Tuesday, February 03, 2009

Battle Metal and a Walk in the Snow

It's snowing right now in New York; thick, heavy flakes that pour from the sky in a torrent of individual fluff. When I left work to go to class, I decided to walk the half-hour from office to school instead of taking the train, inspired in part by the unworldly beauty of a snowfall. Beauty in the streets of Manhattan is a rarity and I suspect that one of the reasons why I live here is because the few interruptions in the pervasive ugliness are that much more enjoyable in their few short moments.

However, I did have some additional motivation: serendipity dictated that it was time for me to cycle through another album to listen to during my trip. Scrolling through the list of artists, I came across Turisas and - imagining "To Holmgard and Beyond" in my ears - I put on The Varangian Way.

Inspiration comes in odd forms. As I left the building, the call of the wild-in-a-bottle storm and the music's story of a man going on a quest of discovery steered me away from the close comfort of the subway and out into the snow, where I gladly toiled - displacing myself into the frozen ropes pulling a longship in "Portage to the Unknown" - along the blocks across town. As I walked, I gradually sank into thought, jumping from the story in The Varangian Way to the vagaries of my own situation.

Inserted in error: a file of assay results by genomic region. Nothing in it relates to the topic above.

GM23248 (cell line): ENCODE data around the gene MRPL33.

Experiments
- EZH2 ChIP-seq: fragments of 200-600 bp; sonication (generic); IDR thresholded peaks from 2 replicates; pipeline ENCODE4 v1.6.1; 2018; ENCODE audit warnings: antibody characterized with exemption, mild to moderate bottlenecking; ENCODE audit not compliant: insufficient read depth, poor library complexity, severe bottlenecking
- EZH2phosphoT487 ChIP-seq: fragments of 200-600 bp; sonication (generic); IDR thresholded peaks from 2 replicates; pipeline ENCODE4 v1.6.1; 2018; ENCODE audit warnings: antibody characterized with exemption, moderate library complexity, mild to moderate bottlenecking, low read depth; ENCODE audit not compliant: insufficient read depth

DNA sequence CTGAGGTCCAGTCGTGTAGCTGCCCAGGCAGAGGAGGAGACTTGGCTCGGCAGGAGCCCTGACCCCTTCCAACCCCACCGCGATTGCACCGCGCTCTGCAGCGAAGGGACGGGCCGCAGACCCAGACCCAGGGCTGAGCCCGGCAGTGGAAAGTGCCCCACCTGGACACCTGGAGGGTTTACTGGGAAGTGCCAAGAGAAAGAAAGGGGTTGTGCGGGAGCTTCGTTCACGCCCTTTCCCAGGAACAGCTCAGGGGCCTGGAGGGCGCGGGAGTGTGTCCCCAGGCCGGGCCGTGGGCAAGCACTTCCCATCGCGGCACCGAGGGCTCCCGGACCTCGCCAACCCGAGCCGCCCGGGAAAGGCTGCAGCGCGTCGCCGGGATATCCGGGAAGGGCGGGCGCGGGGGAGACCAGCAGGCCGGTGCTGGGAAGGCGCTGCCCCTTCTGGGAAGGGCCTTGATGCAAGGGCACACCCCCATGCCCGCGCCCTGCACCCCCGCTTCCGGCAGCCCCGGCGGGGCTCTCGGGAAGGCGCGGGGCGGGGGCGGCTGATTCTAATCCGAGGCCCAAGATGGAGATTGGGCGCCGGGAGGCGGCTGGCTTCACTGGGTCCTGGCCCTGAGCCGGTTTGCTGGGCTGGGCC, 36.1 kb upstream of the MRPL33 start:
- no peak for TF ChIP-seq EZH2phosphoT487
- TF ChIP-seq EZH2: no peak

I use music the way others use drugs: if I focus on a song in the right way, I can channel all kinds of powerful emotions: anger, sadness, ectasies of power and ectasies of joy. Recently, it seems that the music that's attracted me most is gloomy and atmospheric, conjuring up dark coniferous forests and the struggle of the single man against the enormity of unfeeling nature. There is individual heroism in these songs, there is the wildness of communing with the animal within, but there is also an enormous sense of fatalism and the knowledge that one person cannot win against the tide of life. Morbid perhaps, but hauntingly beautiful at the same time.

Reflecting on this trend, I worried at first that I was just now discovering subconcious feelings of unfulfilled desire, brought on by my increasingly practical mode of living, but further probing revealed the truth: it's just fear. Fear for what's happening to the institutions of our economy, fear about the future of my own employment, fear that I'm powerless to stop any of the forces moving the world around me with strength of titans. It's irrational to be sure, but it's there - and it's hiding in my thoughts, waiting for a walk among the furies of nature to surface.

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